From the sinking of the Titanic to the first early morning seminary classes, to various world wars, you might be surprised at what you find when you put world and church events side-by-side. Click here for world and church history events from the 19th Century.
IN THE WORLD: The First Nobel Peace Prize is awarded to Henri Dunant and Frederic Passy in a meeting of the Norwegian Parliament.
IN THE CHURCH: Heber J. Grant, Louis A. Kelsch, Horace S. Ensign, and Alma Owen Taylor become the first missionaries to serve in Japan.
IN THE WORLD: The first bones from a T-Rex skeleton are discovered in Montana. The entire skeleton took several years to uncover.
IN THE CHURCH: The first issue of The Children’s Friend is published by the primary. The 2,000 copies were sent in hand-wrapped, ironed wrapping paper tied with string.
IN THE WORLD: Orville and Wilbur Wright make history with the flight of the first engine-powered airplane in Kitty Hawk, North Carolina.
IN THE CHURCH: Elder Francis Lyman dedicates the Russian Empire for the preaching of the gospel. On the other side of the world, the first visitors’ center is completed on Temple Square.
IN THE WORLD: Albert Einstein develops the world’s most famous scientific equation e=mc2.
IN THE CHURCH: Under the direction of the First Presidency, Junius Wells purchases the farm in Sharon, Vermont where Joseph Smith was born and erects a monument to the Prophet in time for the 100th anniversary of his birth.
IN THE WORLD: One of the most memorable disasters in history occurs when the massive ocean liner Titanic hits an iceberg during its first voyage and sinks. Only around 700 of the over 2,000 passengers survived.
IN THE CHURCH: The first seminary classes begin in Salt Lake City at Granite High School. These classes were originally held during school hours.
IN THE WORLD: World War I develops after the assassination of Archduke Franz Ferdinand.
IN THE CHURCH: Though the United States remains neutral, missionaries are evacuated from western Europe and the following year an emergency war fund is set up to help the needy European Saints.
IN THE WORLD: A flu epidemic known as “Spanish Flu” or “La Grippe” kills between 20 and 40 million people, more people than were killed during World War I.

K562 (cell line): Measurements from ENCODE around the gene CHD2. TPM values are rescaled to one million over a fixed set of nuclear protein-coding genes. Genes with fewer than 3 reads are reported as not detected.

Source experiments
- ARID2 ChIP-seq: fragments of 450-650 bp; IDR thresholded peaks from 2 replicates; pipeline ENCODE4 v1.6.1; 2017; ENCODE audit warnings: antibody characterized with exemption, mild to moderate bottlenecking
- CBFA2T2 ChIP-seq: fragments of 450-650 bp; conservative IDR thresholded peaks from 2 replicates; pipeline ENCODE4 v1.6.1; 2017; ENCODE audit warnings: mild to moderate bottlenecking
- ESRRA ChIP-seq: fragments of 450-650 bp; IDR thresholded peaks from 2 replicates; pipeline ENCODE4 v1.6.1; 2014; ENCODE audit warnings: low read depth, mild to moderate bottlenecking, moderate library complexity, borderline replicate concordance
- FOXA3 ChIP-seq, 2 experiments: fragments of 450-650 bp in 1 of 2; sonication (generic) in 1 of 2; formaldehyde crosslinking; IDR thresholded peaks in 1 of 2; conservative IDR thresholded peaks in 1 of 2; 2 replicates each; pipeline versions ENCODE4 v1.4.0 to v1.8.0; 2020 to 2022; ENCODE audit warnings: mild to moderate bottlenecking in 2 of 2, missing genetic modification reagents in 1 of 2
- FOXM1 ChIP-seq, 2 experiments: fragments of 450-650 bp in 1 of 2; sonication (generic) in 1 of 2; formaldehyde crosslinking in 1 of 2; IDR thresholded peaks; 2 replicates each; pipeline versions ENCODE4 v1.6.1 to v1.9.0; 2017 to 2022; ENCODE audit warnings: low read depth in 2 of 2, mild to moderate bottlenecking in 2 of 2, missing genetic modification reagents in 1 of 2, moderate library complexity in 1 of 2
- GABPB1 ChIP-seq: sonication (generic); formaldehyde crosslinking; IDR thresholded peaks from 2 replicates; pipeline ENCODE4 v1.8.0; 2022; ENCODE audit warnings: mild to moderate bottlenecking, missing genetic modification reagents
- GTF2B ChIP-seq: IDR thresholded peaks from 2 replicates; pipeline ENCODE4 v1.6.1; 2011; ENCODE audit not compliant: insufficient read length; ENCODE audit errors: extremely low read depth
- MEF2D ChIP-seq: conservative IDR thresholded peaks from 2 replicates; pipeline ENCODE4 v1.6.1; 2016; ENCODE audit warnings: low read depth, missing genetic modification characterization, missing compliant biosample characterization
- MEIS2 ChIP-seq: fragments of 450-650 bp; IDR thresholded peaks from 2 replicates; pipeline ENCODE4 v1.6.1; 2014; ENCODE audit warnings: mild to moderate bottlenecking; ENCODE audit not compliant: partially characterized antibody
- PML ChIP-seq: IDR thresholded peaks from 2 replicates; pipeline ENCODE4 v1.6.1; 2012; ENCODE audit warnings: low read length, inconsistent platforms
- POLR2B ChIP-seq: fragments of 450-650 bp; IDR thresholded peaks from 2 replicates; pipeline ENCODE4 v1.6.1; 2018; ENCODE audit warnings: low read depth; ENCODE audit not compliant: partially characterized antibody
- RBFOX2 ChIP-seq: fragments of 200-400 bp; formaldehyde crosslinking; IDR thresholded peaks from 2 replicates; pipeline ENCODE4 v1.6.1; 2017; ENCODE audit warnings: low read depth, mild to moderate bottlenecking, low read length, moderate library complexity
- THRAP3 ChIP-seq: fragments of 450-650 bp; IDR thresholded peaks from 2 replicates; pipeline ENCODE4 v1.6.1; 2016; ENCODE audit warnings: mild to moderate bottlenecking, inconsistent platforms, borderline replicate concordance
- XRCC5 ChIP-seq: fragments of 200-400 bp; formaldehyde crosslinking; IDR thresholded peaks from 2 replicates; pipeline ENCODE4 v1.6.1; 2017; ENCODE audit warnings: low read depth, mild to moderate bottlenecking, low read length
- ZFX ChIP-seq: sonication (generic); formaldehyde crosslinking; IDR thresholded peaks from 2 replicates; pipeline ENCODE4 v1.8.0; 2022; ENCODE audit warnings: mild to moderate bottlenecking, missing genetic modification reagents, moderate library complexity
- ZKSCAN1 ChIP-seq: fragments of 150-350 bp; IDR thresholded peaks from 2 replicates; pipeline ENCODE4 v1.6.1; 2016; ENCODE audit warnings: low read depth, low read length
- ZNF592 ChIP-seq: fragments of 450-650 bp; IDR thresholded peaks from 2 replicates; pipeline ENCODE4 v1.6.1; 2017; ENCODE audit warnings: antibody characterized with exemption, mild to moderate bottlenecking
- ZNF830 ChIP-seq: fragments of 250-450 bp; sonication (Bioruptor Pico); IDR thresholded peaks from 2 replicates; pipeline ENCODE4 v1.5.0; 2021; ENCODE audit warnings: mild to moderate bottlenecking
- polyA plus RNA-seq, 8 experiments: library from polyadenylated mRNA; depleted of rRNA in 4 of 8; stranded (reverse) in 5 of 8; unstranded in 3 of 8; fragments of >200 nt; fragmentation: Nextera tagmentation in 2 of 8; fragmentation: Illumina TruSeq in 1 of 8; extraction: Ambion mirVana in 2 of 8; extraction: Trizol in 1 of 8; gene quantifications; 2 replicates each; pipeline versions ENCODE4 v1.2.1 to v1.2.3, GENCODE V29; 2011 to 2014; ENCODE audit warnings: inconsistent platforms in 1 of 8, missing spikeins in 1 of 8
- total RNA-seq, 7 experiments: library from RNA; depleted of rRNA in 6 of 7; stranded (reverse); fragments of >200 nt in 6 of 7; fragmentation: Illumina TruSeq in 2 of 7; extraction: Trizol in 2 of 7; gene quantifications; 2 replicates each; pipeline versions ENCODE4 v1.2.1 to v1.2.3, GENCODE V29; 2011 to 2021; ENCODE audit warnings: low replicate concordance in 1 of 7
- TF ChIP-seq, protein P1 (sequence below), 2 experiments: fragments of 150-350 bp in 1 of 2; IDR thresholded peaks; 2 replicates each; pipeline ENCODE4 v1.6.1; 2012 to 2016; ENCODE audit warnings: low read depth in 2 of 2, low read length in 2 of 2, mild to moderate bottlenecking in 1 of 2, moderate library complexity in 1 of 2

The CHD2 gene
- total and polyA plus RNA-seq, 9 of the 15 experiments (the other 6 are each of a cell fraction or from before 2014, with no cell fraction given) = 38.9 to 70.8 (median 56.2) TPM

IN THE CHURCH: Because of the flu epidemic, Spring 1919 general conference is delayed until June to avoid potential spreading of the disease among the congregants.
IN THE WORLD: The HOLLYWOOD sign is first erected as a real-estate advertisement with the name HOLLYWOODLAND. The “land” part would be dropped in later renovations.
IN THE CHURCH: Meanwhile, the Church gains some land when Willard and Rebecca Bean, missionaries in Palmyra, purchase the first slice of the Hill Cumorah from James H. Ingles for $13,000.
IN THE WORLD: Philo T. Farnsworth is credited with designing the first successful electronic television.
IN THE CHURCH: President Thomas S. Monson is born on August 21st in Salt Lake City, Utah.
IN THE WORLD: The stock market crashes on what is now referred to as “Black Thursday,” and the Great Depression begins.
IN THE CHURCH: The First Music and the Spoken Word program is broadcast from the Tabernacle. The first announcer, 19-year-old Ted Kimball, sat on a ladder for the program to reach the microphone. Meanwhile, as the Great Depression worsened, the beginnings of the Church Welfare Program emerge, most notably in 1936.
IN THE WORLD: Germany invades Poland, beginning World War II.
IN THE CHURCH: Missionaries are evacuated from Europe in August. By 1940 only missionary work in North and South America is still operating.
IN THE WORLD: Pearl Harbor, Hawaii is attacked and the United States enters World War II.
IN THE CHURCH: Hugh B. Brown is appointed servicemen’s coordinator. He is instrumental in getting the first LDS chaplains appointed.